This will come as a rude shock to Representative Nancy Pelosi (D-Calif.), the presumptive Speaker of the House, Charles B. Rangel (D-N.Y.), the likely chairman of the House Ways & Means Committee, and other newly enfranchised leaders in the Democratic Party. Sure, they're likely to have the power to pass legislation, including boosting the minimum wage. But such a measure, even if President George W. Bush signed it, would help only a small fraction of the workforce. It would do almost nothing to ameliorate the weak wage growth that has plagued most Americans, including college graduates, in recent years. The broad-based drop in incomes is being driven more by the rise of China and India and the intensification of global competition. And there is little Democrats can do to reverse these trends.

I am as big a fan of free trade as anyone, yet it does frighten me the way those guys in Bangalore, India, and China are eating into the U.S. Economy. My take on it, is that it will force Americans to get off their fats and start learning. While our labor costs cannot compete with India, we can at least make a push at educating ourselves to the degree of those phenomenal Indian technical institutes.

When it comes down to it, Americans lack drive. The Indians are hungry, and will do what it takes to work there way into a decent lifestyle, while Americans, in general, are fat, lazy, and complacent to watch Grey's Anatomy and Lost every night. My message is this: Wake up everyone, or we will all find ourselves being eaten for lunch by the rest of the hungry world.

Tuesday, November 07, 2006

Wal-Mart Economics

This is per Arnold Kling over at EconLog:

At the MIT economics alumni event this morning, Jerry Hausman spoke about his research on Wal-Mart. He says that Wal-Mart lowers prices to consumers primarily by bargaining down the prices charged by suppliers, such as Procter and Gamble. It also uses cost-saving logistics. Lower labor costs may contribute to its low prices, but not as much as the other factors.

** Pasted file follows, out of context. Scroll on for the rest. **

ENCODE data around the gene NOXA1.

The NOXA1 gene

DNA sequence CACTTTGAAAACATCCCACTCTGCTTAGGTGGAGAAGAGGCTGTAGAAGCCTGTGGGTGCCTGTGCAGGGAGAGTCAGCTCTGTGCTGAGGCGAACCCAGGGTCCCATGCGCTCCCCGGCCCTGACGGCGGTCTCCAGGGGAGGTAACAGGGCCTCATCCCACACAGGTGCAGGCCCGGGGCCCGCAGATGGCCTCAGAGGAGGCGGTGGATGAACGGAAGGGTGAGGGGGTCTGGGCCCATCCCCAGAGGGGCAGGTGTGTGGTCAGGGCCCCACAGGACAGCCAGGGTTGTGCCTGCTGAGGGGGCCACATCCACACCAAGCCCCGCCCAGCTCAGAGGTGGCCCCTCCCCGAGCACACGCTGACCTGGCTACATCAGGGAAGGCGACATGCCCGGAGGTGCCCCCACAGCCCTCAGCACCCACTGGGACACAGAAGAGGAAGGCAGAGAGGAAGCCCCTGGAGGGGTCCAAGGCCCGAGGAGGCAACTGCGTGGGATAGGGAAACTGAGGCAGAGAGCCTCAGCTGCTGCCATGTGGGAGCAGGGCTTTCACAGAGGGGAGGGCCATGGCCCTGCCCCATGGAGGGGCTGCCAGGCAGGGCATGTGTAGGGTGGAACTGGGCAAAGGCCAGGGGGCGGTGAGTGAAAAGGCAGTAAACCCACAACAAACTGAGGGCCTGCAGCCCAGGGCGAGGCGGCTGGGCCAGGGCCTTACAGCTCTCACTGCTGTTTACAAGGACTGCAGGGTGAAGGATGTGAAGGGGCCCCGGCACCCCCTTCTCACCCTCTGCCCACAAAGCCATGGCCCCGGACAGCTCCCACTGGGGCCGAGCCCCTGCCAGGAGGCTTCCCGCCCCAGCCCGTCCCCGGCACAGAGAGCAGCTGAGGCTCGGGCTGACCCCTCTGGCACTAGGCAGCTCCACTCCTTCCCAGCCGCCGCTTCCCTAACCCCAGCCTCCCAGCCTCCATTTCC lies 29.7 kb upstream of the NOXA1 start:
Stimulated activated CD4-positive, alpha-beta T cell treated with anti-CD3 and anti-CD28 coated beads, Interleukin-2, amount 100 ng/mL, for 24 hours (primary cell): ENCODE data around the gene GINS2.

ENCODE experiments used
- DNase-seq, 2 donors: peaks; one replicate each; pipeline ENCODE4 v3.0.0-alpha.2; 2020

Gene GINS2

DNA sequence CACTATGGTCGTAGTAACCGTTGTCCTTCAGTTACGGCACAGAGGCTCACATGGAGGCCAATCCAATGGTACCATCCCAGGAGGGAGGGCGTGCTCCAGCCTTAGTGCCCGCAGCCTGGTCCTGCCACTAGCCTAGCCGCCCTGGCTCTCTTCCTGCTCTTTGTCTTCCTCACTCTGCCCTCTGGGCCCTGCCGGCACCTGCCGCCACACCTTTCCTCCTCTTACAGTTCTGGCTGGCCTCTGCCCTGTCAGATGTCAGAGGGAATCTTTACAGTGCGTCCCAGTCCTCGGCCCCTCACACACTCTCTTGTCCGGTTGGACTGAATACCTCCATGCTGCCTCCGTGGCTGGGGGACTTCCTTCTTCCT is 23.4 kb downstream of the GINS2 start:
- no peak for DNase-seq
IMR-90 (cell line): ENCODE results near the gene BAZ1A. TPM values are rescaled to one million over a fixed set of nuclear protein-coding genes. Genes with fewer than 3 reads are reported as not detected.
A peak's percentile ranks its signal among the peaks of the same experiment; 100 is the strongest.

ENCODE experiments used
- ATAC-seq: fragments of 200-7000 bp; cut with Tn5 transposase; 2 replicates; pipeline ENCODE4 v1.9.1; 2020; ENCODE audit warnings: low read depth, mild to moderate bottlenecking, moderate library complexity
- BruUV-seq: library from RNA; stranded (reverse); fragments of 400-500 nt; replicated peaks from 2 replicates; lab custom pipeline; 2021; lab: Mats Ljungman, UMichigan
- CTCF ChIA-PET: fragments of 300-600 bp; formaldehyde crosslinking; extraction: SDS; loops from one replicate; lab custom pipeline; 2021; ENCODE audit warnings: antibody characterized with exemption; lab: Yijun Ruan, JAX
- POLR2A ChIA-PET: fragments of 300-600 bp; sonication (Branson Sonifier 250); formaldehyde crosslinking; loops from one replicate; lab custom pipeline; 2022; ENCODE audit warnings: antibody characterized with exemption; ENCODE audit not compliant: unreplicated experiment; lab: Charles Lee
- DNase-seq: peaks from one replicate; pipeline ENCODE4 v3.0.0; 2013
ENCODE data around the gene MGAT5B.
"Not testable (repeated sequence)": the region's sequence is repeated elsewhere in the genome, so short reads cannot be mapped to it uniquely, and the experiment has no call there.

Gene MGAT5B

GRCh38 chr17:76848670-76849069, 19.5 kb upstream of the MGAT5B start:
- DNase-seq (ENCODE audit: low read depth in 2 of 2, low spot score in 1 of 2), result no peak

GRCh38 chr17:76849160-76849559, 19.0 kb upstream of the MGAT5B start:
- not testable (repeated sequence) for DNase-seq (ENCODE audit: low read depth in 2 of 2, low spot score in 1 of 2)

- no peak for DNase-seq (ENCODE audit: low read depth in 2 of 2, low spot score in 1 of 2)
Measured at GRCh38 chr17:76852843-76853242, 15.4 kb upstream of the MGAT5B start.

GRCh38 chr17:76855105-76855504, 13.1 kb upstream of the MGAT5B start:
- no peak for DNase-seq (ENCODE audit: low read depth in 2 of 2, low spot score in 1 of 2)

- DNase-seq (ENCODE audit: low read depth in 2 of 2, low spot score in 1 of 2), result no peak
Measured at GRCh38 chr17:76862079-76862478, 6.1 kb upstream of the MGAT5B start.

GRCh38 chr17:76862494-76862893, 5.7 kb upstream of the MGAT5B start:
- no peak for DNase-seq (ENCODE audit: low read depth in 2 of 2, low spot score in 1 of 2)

Hausman argues that driving down prices of suppliers is a benefit, because prices are being driven closer to marginal cost. In welfare-economics terms, you can think of Wal-Mart as a substitute for a regulator who would try to improve efficiency by forcing imperfectly competitive producers to move down the demand curve.

The magnitude of the benefit is enormous. Hausman looked at food, and for that category alone Wal-Mart increases consumer welfare by 25 percent (I'm a bit worried that the theory behind his calculations holds only for much smaller differences, but I don't have an alternative.) Since food is about 12 percent of GDP, multiplying .25 by .12 gives a benefit of .03, or 3 percent of GDP from Wal-Mart.

Saturday, November 04, 2006

UK Defeats UGA 24-20!


down it goes

Read all about it here.

Wednesday, November 01, 2006

Word of the Day

prevaricate \prih-VAIR-uh-kayt\, intransitive verb:
To depart from or evade the truth; to speak with equivocation.

Journalism has a similar obligation, particularly with men and women suddenly transferred to places of great power, who are often led to exaggerate and prevaricate, all in the name of a supposedly greater good.
-- Stephen R. Graubard, "Presidents: The Power and the Mediocrity", New York Times, January 15, 1989